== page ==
“Midsommar,” Ari Aster’s Latest Horror Triumph, Will Stay in Your Head For Days


JULY 15, 2019

Have you ever seen a horror movie that’s entirely shot in bright daylight?  Neither had I until I saw Ari Aster’s latest horror offering, “Midsommar.”  But if you see it (and I highly recommend that you do), you’ll learn that there’s nothing scarier like being able to see the horrors around you in the harsh light of day.

Remarkably, this is only Aster’s second film as a writer/director.  His first was last year’s enormously scary “Hereditary,” which to my mind is one of the seminal horror films of this decade.  With “Midsommar,” he is batting 2 for 2.

Like “Hereditary,” “Midsommar” deals head-on with familial grief and the lasting effects on those who are left behind.  Here Dani (Florence Pugh), a young student, has been in a long-term relationship with fellow anthropology student and oblivious dullard Christian (Jack Reynor) that is really going south fast.  Christian is about to break up with her and leave on a vacation with his bros, serious student Josh (William Jackson Harper), party boy Mark (Will Poulter) and Swedish student Pelle (Vilhelm Blomgren), but he has yet to tell Dani of his plans.

At that moment, Dani suffers a devastating family tragedy that leaves her distraught, and a guilty Christian, not wanting her to be left alone, invites her to join them for their bros vacation.  To Christian’s dismay, she accepts, and the quintet flies off for a holiday in Sweden, where Pelle brings them to his hometown of Hälsingland, where the people of his commune, the Hårga, are about to begin a celebration that happens only once in 90 years.

While Mark is expecting to see Swedish babes, the group is instead greeted by townspeople of all ages, dressed in flowing white garments, who extend a sincere welcome to their American visitors, choosing to include Dani and her friends in all of their festival activities.  While initially hesitant to join in on the town’s strange rituals, the Americans’ enjoy being treated as family by the Swedes, and soon they become an integral part of the celebration.  Big mistake.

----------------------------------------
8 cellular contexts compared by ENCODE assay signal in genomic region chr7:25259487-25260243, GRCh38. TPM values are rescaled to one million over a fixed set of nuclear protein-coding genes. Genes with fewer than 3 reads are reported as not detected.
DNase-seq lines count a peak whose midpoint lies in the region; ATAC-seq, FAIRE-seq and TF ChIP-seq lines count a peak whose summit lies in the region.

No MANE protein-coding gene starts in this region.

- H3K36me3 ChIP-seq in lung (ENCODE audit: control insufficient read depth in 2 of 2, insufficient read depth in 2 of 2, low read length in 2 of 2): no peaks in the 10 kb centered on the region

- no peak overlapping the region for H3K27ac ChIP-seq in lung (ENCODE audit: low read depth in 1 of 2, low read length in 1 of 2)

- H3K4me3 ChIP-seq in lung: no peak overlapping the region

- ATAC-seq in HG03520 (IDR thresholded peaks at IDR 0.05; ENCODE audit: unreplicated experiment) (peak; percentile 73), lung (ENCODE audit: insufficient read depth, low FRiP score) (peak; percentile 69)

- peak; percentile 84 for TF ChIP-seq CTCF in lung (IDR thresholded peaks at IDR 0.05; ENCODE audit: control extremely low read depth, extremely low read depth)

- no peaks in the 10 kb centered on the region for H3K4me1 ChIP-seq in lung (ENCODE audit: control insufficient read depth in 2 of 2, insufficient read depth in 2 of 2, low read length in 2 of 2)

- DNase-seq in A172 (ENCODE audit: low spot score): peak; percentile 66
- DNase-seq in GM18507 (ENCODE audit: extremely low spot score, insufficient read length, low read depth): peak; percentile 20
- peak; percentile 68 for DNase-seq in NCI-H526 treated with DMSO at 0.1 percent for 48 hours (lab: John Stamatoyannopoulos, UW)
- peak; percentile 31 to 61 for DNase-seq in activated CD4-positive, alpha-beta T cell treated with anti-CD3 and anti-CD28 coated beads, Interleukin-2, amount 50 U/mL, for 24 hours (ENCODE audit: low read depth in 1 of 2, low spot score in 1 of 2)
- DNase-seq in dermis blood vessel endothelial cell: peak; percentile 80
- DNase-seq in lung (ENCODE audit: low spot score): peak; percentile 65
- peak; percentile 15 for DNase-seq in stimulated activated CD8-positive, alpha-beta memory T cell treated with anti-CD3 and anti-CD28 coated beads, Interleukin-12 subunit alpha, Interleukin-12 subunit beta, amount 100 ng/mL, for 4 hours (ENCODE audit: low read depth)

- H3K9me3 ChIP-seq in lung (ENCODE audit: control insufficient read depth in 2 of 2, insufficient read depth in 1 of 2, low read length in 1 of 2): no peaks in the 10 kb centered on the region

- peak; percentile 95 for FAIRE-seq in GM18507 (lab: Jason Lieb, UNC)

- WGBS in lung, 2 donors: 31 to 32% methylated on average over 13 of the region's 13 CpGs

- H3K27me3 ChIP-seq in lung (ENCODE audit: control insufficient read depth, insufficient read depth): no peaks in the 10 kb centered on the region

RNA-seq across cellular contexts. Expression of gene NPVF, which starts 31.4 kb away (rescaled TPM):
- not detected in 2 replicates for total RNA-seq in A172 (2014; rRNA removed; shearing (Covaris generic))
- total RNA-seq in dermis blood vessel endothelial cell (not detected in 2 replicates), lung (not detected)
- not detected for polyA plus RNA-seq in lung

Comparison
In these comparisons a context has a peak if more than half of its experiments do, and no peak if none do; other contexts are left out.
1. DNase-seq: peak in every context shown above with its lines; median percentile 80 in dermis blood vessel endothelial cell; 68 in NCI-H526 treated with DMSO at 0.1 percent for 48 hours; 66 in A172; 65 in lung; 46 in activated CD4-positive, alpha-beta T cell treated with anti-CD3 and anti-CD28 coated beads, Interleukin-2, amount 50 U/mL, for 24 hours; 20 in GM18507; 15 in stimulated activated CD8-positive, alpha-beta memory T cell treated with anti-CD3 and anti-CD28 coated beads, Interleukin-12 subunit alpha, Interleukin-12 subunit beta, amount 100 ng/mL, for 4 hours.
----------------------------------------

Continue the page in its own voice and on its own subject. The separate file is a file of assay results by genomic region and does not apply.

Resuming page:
Let me clarify one thing about “Midsommar” — it’s not a “boo!” movie.  It’s not the kind of horror film where things in the dark jump out to scare you.  (Since it takes place in the Land of the Midnight Sun, there’s no dark anywhere.)  The film takes its time, and for the first hour or so, there are no scares at all, just an occasional creepy sense of foreboding.  And when the shocks come (and some are shocking), they mean something because Aster has taken such time to set up the characters and make you care about them.

When I left the theater, I put on my critical hat and recognized just how technically accomplished “Midsommar” is.  But as the week progressed, I noticed myself considering the film to be more disturbing every day (I don’t know whether it says more about the film or my state of mind).  Though the emotional touchstones that the film hits are very much as potent as Aster’s “Hereditary,” I began to realize that “Midsommar” is much closer in spirit to Jordan Peele’s “Get Out.”  Not only does it have a similar set-up (innocents lured into a situation where they are greeted with smiling faces who soon turn diabolical), but there’s a wit to “Midsommar” that echoes back in style to Peele’s Oscar-winning screenplay.

With all of that, “Midsommar” wouldn’t have had a chance of working without the performance of British actress Florence Pugh as Dani.  Pugh has been on the cusp of mainstream success for some time after her critically-acclaimed performance in the 2017 British indie “Lady Macbeth,” and Dani may be the perfect role for her to catapult her to film stardom.  Not only does Pugh nail her character’s scenes of extraordinary grief but, without dialogue to back her up, she communicates to us Dani’s need for a family after her extraordinary personal loss, a trait we need to feel if the third act is to work.

Yes, “Midsommar” runs 2 hours, 27 minutes, and while it certainly would have been more effective with 20 minutes trimmed out of it, it can be argued that we need the extra running time to lull us into a sense of security before the world that Dani knows is turned upside down.

There’s certainly a number of alluring alternatives at the movies right now (“Spiderman: Far From Home,” “Toy Story 4” and Friday’s “The Lion King”), but if you’re looking for a deeper experience than popcorn entertainments, may I suggest that you consider an afternoon in Sweden.  Because “Midsommar” may shake you to your core.